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      Estrogen-related mechanisms in sex differences of hypertension and target organ damage


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          Hypertension (HTN) is a primary risk factor for cardiovascular (CV) events, target organ damage (TOD), premature death and disability worldwide. The pathophysiology of HTN is complex and influenced by many factors including biological sex. Studies show that the prevalence of HTN is higher among adults aged 60 and over, highlighting the increase of HTN after menopause in women. Estrogen (E2) plays an important role in the development of systemic HTN and TOD, exerting several modulatory effects. The influence of E2 leads to alterations in mechanisms regulating the sympathetic nervous system, renin-angiotensin-aldosterone system, body mass, oxidative stress, endothelial function and salt sensitivity; all associated with a crucial inflammatory state and influenced by genetic factors, ultimately resulting in cardiac, vascular and renal damage in HTN. In the present article, we discuss the role of E2 in mechanisms accounting for the development of HTN and TOD in a sex-specific manner. The identification of targets with therapeutic potential would contribute to the development of more efficient treatments according to individual needs.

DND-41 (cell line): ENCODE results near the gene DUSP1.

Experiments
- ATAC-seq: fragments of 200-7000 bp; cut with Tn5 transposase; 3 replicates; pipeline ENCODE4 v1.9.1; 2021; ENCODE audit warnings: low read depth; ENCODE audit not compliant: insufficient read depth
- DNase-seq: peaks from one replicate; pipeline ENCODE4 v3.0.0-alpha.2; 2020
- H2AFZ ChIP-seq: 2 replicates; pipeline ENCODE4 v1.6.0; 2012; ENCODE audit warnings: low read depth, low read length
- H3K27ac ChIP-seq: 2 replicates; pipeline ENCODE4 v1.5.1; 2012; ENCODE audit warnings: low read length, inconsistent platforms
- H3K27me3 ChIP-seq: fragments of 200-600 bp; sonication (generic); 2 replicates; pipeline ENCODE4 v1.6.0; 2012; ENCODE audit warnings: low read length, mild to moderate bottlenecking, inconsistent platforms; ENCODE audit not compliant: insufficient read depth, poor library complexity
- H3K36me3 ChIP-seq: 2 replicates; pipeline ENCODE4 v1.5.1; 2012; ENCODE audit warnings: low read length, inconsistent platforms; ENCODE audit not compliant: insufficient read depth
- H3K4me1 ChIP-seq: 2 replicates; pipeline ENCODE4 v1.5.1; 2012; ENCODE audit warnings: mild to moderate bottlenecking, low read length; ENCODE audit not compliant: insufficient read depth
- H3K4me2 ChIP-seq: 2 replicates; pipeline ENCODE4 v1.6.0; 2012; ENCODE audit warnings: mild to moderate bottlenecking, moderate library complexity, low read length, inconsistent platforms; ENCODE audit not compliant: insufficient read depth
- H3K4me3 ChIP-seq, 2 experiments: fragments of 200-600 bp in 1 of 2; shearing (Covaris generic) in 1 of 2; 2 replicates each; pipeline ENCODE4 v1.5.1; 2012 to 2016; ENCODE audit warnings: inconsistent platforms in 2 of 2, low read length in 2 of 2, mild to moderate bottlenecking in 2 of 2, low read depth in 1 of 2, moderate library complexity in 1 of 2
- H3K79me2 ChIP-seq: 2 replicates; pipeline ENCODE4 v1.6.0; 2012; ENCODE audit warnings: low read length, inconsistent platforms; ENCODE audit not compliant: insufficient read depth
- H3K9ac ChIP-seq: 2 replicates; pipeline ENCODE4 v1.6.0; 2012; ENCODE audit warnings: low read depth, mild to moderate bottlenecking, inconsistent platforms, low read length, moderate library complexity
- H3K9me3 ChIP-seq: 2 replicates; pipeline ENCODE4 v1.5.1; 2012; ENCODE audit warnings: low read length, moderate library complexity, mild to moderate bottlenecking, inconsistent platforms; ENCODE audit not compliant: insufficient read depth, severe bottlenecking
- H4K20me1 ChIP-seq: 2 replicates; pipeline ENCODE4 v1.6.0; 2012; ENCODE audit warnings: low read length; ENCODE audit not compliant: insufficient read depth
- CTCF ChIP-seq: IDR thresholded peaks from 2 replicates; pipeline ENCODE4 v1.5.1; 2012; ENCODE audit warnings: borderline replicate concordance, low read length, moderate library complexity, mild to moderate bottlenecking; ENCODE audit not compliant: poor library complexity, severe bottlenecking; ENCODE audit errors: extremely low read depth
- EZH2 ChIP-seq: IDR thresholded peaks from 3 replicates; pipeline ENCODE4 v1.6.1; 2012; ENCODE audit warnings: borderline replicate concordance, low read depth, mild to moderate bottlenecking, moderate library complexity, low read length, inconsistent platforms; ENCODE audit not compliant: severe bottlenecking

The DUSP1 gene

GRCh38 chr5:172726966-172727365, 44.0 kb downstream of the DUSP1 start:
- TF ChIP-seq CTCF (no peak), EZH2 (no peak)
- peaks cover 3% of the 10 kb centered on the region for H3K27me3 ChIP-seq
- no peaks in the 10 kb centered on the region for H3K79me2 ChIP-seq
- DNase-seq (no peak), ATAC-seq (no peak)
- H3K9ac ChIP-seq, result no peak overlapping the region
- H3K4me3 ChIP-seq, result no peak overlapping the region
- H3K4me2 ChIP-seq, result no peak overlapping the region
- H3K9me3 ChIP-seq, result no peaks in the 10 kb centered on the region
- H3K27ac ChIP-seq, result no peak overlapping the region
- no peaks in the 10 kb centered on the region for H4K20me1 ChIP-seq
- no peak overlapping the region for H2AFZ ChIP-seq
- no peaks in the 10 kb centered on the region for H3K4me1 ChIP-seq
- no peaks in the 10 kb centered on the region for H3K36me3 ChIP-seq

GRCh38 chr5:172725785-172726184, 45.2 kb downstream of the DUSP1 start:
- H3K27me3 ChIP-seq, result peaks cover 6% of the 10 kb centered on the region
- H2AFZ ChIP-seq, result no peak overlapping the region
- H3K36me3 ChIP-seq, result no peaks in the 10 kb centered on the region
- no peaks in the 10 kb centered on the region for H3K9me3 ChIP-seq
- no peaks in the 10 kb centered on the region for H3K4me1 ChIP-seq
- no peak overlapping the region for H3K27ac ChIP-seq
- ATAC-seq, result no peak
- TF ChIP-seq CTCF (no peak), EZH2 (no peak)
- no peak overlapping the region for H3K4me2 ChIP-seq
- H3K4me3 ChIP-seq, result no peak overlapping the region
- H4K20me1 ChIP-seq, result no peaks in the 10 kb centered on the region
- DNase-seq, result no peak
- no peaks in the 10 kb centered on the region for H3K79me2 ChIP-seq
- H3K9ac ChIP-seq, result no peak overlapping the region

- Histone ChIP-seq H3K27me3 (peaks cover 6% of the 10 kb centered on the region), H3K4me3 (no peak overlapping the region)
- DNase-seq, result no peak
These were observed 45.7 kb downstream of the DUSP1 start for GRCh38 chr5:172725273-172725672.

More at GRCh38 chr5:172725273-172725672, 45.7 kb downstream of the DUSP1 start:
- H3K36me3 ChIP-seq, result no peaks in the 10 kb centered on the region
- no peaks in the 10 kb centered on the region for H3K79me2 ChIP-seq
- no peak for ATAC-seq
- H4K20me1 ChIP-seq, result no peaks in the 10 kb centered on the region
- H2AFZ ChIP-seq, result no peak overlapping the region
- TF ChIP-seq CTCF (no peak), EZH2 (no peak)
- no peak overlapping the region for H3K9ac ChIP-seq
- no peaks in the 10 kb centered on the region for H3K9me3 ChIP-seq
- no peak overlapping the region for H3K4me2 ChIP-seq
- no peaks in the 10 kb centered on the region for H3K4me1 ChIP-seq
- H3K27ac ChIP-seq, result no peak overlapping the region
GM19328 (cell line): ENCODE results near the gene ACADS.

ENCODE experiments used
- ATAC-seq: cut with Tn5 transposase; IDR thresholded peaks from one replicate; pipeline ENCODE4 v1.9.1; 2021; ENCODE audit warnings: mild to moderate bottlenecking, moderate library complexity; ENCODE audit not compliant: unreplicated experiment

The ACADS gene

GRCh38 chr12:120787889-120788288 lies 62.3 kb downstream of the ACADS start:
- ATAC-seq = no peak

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          Arterial and cardiac aging: major shareholders in cardiovascular disease enterprises: Part I: aging arteries: a "set up" for vascular disease.

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            The 2017 hormone therapy position statement of The North American Menopause Society.